City officials said they will help developers build more houses to tackle Juneau's housing shortage.
"We are not idling," said City Manager Rod Swope. "Things are happening."
Juneau Assembly member Randy Wanamaker said the Assembly has faced increasing pressure from the public to solve Juneau's high housing costs after the city sent out property assessment letters in April. Depending on the neighborhood, the property value of homes has increased as much as 25 percent.
"Although we had all the warning signs, the issue didn't hit home until recently," Wanamaker said. "We have become more aware of the need to provide affordable housing."
Wanamaker said businesses have trouble recruiting young workers because the rent is so expensive that young families cannot save enough money to buy their own house.
Dale Pernula, director of the Community Development Department, said the city has revised its planned unit ordinance to encourage housing development.
The ordinance allows developers to construct lots of various sizes if they agree to preserve a certain percentage of the subdivision for open space. Normally, a lot has to meet minimum depth, width and size requirements.
The ordinance may be helpful in developing a subdivision that has wetlands, a common challenge in Juneau.
Lowpete Construction is creating a subdivision near the end of Steelhead Street under the ordinance.
By leaving almost 40 percent of the subdivision, which is mostly wetlands, as open space, the developer is not required to build lots that are at least 12,000 square feet and can have lots ranging from 7,000 to 26,000 square feet.
City Planner Nathan Bishop said the ordinance gives developers the flexibility to build different types of housing, preserves the environment, and reduces construction and maintenance costs by concentrating houses in one part of the subdivision.
To facilitate housing development, the city needs to construct some basic infrastructure first, Pernula said.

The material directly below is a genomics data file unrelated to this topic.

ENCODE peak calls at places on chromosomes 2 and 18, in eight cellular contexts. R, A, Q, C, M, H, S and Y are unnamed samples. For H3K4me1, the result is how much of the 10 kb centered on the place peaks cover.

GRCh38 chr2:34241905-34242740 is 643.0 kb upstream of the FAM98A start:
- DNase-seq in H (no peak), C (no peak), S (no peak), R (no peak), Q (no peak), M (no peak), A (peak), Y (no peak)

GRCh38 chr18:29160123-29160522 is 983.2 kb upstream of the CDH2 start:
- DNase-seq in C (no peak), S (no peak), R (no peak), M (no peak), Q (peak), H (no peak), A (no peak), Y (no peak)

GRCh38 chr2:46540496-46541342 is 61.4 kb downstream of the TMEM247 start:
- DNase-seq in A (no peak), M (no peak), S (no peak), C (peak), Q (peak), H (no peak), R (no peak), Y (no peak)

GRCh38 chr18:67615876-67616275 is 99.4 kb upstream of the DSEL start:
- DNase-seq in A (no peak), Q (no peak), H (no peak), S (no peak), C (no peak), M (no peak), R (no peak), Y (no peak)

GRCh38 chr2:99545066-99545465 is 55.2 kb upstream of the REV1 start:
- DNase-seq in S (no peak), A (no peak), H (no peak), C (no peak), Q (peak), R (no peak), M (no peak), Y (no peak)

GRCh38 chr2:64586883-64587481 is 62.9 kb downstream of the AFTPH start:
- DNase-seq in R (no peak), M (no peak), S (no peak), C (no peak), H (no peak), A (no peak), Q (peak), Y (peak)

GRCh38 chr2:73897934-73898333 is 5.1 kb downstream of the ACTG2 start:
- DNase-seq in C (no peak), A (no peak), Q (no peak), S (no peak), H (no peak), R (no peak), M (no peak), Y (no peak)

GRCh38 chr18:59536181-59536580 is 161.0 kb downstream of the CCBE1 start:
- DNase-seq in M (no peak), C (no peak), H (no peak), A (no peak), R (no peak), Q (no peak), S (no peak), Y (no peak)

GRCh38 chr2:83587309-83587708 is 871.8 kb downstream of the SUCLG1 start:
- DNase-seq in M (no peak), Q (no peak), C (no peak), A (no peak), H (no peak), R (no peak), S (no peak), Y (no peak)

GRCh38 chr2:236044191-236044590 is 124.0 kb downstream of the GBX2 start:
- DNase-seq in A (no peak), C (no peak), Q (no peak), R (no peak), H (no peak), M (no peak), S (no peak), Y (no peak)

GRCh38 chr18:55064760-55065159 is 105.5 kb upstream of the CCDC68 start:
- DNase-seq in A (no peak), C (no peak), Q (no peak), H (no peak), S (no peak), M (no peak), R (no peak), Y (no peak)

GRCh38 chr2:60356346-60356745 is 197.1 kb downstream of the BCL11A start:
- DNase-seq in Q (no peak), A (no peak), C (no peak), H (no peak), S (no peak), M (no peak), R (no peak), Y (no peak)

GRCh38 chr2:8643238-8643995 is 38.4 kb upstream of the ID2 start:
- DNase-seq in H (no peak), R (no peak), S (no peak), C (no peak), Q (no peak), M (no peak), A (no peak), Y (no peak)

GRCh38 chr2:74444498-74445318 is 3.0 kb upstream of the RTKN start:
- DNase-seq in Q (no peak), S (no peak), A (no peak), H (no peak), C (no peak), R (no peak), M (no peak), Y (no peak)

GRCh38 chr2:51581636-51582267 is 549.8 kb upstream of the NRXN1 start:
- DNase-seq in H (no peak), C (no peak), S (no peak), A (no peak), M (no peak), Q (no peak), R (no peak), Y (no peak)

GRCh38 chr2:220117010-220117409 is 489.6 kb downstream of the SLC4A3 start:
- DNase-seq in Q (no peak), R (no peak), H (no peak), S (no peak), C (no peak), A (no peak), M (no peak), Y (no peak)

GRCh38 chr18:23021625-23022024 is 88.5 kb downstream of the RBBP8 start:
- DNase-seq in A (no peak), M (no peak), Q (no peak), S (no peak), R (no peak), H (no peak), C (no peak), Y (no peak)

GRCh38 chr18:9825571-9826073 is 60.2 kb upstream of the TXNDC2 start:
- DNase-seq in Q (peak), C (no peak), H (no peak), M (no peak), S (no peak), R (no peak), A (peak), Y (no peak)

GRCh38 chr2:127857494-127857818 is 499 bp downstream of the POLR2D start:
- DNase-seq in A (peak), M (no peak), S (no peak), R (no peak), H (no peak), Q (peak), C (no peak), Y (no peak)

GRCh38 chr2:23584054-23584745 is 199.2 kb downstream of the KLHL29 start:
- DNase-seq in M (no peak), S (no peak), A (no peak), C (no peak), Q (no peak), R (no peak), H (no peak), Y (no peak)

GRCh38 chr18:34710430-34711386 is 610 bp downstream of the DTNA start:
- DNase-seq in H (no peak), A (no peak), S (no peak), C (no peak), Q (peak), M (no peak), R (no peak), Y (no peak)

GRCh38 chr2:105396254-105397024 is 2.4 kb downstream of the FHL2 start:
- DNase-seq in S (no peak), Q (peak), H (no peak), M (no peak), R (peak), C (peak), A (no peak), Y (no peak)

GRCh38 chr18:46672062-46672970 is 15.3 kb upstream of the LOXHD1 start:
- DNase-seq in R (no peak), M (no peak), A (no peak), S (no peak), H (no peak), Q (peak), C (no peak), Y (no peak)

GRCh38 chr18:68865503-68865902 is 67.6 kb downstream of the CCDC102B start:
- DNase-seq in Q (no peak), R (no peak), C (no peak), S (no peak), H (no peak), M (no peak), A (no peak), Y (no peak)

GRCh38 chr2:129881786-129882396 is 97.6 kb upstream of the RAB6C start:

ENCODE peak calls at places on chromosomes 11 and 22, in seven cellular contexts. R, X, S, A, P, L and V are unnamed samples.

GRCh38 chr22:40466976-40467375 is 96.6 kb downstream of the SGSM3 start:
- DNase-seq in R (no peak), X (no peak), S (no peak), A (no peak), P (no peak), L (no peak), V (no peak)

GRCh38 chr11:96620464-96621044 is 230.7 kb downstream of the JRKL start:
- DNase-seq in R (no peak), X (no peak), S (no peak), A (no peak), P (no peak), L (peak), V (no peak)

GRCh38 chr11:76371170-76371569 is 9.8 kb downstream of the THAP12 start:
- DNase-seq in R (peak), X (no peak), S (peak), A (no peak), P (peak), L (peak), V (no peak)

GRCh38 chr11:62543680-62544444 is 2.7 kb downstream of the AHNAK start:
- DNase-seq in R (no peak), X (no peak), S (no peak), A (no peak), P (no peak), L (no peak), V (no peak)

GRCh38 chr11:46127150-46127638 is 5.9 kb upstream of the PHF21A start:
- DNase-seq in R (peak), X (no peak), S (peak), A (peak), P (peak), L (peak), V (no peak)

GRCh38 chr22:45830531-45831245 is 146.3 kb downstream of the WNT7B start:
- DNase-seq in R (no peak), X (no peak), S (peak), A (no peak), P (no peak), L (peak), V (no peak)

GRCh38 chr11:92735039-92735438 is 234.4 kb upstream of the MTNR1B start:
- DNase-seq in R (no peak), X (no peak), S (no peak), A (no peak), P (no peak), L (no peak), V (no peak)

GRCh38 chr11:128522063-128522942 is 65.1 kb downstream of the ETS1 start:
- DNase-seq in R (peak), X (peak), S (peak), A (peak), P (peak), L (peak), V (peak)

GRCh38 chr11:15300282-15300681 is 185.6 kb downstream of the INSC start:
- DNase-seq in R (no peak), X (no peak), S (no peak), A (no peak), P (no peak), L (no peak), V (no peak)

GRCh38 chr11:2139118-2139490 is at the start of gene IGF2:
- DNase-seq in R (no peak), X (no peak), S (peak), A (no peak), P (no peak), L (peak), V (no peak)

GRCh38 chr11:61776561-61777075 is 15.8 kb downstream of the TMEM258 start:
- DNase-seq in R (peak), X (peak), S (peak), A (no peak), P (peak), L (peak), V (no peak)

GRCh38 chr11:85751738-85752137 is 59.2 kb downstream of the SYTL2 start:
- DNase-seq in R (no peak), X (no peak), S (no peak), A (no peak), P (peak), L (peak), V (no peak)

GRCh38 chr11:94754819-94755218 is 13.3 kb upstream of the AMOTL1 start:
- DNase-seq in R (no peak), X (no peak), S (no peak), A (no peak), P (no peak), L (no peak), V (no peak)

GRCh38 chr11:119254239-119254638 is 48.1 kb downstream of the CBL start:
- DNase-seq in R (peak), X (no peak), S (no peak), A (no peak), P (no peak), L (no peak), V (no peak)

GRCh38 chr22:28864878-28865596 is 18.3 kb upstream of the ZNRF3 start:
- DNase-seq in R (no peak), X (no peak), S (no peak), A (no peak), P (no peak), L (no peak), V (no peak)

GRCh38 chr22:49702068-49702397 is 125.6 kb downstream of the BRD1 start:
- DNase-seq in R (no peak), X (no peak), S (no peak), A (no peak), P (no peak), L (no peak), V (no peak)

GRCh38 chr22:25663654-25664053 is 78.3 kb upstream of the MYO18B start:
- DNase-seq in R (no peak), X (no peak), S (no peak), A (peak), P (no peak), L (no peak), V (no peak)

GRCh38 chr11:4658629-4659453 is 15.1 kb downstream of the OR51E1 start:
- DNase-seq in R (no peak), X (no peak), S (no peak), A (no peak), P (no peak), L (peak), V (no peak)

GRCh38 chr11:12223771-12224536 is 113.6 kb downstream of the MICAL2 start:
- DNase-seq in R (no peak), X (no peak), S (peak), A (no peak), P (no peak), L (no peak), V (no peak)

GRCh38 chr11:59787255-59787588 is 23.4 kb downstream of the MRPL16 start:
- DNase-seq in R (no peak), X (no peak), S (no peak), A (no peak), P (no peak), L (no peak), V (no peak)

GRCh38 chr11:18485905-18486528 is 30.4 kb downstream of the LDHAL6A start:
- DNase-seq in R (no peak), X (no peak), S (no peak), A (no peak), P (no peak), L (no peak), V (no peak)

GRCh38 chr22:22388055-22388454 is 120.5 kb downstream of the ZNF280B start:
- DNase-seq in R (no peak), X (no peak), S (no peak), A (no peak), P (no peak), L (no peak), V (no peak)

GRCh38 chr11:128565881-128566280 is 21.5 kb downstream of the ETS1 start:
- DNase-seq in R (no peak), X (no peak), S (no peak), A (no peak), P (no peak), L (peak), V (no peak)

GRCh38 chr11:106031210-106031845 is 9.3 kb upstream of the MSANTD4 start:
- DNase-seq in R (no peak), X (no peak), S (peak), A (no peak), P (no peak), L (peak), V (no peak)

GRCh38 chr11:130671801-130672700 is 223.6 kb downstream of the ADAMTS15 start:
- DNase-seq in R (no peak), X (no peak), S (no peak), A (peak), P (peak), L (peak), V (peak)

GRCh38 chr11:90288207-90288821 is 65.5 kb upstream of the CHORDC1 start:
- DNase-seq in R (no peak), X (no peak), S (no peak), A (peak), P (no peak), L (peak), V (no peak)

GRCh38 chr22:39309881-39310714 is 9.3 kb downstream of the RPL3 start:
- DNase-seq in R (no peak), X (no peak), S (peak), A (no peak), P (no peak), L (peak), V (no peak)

For example, the city should build a parking garage or provide shuttle buses before encouraging more downtown housing, he said.
"There is a strong demand for downtown housing, where distances to jobs and services are short," Pernula said. "Creation of new dwelling units downtown, however, could exacerbate an existing deficit of parking."
Pernula said the city can also expedite housing development by:
extending city sewer lines.
rezoning areas that have sewer and water service for higher density.
working with the Tlingit-Haida Regional Housing Authority to construct low- and moderate-income housing.
and relaxing subdivision standards to make development less costly.
Pernula said he will prepare a timeline on when some of the proposals can be implemented.
Wanamaker said two Assembly committees - lands, and public works and facilities - will start discussions immediately on how to carry out Pernula's proposals. He expects the committees to present their suggestions to the whole Assembly by the end of this year.
"We need to put more homes in private hands so more people are sharing the cost of government and public services," Wanamaker said. "We need to find more affordable housing so young families will move to our community and stay."
I-Chun Che can be reached at firstname.lastname@example.org.
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